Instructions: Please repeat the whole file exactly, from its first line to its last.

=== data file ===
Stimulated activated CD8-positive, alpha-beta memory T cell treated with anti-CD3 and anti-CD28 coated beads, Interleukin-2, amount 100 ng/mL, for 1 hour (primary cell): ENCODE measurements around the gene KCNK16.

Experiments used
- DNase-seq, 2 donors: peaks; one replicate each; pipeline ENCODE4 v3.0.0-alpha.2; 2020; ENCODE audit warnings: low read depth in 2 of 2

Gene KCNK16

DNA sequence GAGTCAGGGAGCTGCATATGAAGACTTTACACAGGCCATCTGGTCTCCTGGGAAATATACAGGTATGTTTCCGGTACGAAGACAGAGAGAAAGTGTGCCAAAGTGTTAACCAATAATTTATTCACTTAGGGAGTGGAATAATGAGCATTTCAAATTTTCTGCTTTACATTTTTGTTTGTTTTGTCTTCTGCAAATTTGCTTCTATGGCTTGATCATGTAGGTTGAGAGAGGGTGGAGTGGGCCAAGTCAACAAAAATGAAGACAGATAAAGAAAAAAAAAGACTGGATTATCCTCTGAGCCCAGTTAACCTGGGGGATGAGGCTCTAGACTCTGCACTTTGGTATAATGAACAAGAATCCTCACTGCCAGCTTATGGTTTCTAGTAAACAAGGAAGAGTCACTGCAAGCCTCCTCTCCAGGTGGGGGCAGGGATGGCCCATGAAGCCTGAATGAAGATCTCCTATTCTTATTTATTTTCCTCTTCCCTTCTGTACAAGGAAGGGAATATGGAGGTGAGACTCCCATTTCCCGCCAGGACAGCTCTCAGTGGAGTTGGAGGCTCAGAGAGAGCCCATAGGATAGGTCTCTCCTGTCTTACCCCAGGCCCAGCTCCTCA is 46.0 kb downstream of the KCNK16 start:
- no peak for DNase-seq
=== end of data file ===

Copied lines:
Stimulated activated CD8-positive, alpha-beta memory T cell treated with anti-CD3 and anti-CD28 coated beads, Interleukin-2, amount 100 ng/mL, for 1 hour (primary cell): ENCODE measurements around the gene KCNK16.

Experiments used
- DNase-seq, 2 donors: peaks; one replicate each; pipeline ENCODE4 v3.0.0-alpha.2; 2020; ENCODE audit warnings: low read depth in 2 of 2

Gene KCNK16

DNA sequence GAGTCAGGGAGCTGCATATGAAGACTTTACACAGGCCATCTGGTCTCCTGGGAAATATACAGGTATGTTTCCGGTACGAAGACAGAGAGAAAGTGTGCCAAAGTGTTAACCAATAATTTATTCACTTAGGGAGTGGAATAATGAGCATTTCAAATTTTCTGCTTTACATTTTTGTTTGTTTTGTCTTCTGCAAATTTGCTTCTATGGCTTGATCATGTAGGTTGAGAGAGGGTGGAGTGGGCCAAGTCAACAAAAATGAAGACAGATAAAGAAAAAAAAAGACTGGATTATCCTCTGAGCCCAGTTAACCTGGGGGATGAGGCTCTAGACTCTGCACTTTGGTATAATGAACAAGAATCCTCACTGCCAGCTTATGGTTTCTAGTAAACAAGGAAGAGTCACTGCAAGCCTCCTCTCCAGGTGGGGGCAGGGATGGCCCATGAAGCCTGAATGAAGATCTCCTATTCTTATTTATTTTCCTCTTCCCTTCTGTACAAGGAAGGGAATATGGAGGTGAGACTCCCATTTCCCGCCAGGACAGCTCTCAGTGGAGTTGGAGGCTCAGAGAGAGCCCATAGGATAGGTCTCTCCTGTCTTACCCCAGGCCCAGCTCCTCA is 46.0 kb downstream of the KCNK16 start:
- no peak for DNase-seq